Home health aides generally help elderly, convalescent or disabled persons living in their own homes. Aides check pulses, temperatures, and respiration rates; aid with prescribed exercises; and help patients with everyday activities. Experienced aides may also assist with medical equipment.
The term "home health agency" generally indicates the provider is Medicare certified, and has met federal minimum requirements for patient care and management. Because of those regulations, care given by aides is highly monitored and controlled.
Licensure and Certification
Medicare-certified agencies are given guidelines for home health aides as a result of receiving Medicare reimbursement. Federal law states that aides employed by these agencies must pass a competency test.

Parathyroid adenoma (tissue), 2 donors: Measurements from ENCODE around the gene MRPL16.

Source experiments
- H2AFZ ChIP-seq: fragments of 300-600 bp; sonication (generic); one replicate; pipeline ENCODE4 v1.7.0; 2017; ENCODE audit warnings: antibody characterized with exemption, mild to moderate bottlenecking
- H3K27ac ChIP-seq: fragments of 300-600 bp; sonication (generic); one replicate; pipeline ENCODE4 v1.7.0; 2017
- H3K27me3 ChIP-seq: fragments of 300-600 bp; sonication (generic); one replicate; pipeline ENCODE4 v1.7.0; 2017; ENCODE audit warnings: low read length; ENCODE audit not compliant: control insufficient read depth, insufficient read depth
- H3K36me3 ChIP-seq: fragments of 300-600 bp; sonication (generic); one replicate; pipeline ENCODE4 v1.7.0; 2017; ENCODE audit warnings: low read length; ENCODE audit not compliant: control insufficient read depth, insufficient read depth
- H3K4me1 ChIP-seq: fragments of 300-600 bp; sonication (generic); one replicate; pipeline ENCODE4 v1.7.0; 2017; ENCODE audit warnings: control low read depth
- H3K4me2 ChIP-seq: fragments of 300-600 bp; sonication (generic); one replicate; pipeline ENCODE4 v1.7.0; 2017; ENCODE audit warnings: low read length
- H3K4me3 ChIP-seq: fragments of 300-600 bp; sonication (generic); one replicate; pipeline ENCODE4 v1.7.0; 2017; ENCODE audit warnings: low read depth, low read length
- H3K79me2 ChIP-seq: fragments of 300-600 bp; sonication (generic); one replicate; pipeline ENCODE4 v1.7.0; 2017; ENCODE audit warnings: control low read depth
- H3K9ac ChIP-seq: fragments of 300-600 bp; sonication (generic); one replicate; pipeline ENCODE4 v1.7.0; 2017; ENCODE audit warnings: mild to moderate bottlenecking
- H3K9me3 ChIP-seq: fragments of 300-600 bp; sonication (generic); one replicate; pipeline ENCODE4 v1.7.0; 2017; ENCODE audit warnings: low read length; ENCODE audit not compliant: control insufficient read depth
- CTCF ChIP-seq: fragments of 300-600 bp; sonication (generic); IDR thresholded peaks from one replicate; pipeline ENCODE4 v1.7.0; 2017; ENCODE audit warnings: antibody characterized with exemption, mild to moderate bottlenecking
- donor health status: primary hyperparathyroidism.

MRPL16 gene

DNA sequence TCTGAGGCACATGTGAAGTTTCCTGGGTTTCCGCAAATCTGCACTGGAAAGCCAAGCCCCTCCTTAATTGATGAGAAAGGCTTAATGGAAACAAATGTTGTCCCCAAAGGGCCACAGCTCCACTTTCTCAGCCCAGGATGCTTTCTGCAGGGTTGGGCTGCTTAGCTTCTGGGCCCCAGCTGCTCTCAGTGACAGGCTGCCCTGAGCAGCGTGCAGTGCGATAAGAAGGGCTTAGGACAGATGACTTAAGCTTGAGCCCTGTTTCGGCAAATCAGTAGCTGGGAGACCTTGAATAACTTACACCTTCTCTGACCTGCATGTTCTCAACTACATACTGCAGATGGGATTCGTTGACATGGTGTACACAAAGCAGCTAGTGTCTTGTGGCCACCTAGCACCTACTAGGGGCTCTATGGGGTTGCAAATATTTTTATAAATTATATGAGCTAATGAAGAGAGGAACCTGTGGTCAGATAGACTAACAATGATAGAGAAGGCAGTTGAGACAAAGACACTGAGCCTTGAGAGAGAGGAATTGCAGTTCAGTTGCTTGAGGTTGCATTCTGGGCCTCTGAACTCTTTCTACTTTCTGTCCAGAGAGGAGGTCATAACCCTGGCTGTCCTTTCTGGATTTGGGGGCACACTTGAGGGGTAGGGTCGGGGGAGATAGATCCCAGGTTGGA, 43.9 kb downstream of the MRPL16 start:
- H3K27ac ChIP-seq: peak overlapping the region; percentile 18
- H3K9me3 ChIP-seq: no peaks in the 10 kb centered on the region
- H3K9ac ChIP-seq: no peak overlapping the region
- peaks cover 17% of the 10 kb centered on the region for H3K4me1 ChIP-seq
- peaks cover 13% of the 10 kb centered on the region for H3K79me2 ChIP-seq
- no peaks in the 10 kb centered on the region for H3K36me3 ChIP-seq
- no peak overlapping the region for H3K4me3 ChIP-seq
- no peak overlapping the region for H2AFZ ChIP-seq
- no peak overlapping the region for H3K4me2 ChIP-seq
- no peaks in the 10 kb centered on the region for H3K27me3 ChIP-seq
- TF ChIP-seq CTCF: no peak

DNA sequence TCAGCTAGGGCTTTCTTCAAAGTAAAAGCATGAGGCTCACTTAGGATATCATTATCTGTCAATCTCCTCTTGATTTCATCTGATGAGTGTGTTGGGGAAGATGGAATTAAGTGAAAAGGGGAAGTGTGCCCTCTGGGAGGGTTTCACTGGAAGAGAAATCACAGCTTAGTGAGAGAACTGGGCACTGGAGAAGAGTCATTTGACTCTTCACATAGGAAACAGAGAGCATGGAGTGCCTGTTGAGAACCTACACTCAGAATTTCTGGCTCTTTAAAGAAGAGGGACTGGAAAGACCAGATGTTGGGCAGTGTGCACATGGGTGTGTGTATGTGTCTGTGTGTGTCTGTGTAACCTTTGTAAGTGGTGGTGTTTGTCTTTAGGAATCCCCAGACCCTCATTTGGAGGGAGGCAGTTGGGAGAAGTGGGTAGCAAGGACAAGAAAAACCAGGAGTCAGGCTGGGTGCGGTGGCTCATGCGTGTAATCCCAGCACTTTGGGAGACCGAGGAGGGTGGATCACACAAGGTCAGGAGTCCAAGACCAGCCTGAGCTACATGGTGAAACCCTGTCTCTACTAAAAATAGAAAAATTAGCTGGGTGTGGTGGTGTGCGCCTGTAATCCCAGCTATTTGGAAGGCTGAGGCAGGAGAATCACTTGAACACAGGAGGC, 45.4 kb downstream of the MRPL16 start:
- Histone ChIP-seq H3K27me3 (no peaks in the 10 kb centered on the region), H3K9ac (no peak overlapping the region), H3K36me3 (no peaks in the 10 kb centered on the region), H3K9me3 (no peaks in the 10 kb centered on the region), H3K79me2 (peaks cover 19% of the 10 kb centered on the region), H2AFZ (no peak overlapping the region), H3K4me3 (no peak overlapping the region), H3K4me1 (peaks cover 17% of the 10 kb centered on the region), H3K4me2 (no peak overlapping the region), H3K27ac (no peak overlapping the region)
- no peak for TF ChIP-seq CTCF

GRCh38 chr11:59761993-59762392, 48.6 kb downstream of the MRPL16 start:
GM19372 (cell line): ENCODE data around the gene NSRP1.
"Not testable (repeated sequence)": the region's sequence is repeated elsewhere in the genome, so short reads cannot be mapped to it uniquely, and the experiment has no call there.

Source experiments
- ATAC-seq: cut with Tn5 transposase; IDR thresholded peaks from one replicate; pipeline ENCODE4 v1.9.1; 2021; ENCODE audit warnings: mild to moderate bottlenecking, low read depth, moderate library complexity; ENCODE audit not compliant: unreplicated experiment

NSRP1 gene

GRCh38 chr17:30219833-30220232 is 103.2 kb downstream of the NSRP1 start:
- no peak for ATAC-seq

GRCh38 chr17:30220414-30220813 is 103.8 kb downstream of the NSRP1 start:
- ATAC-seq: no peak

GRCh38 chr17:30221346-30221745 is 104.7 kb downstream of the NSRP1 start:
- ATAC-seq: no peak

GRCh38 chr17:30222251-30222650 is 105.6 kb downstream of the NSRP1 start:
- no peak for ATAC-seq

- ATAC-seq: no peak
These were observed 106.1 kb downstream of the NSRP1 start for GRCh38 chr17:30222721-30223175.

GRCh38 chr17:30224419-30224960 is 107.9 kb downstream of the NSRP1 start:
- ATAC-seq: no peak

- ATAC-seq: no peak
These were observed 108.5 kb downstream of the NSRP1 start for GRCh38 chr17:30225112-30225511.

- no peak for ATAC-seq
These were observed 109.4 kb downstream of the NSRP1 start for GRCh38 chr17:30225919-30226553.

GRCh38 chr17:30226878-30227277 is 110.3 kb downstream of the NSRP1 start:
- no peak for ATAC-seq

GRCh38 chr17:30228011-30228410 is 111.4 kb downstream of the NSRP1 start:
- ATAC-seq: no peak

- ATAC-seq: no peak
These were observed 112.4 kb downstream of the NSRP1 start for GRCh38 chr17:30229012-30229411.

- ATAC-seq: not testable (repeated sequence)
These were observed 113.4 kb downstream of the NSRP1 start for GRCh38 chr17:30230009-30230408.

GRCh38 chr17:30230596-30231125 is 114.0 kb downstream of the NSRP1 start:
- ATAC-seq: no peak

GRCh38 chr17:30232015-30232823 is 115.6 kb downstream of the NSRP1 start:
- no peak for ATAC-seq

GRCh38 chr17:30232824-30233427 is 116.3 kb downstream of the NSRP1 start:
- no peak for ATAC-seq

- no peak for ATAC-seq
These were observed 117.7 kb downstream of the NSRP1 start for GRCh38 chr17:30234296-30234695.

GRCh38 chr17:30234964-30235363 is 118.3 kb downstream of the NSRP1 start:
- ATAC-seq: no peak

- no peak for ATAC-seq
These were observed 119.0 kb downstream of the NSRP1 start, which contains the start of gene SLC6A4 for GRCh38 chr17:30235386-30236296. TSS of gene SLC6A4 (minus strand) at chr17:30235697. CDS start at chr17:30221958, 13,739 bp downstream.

The median hourly wage of home health aides in May 2006, according to the BLS, was $9.34. Aides may receive pay increases with more experience and responsibility. Travel expenses typically are not covered.
The demand for home health aides is expected to grow 49 percent by 2016, according to the BLS. High turnover in this industry stems from the relatively low salaries, the demanding nature of the job and little room for career development.
According to the U.S. Bureau of Labor Statistics (BLS), home health aides held roughly 787,000 jobs in 2006, with most employed by home health care services, nursing and residential care facilities, and social assistance agencies.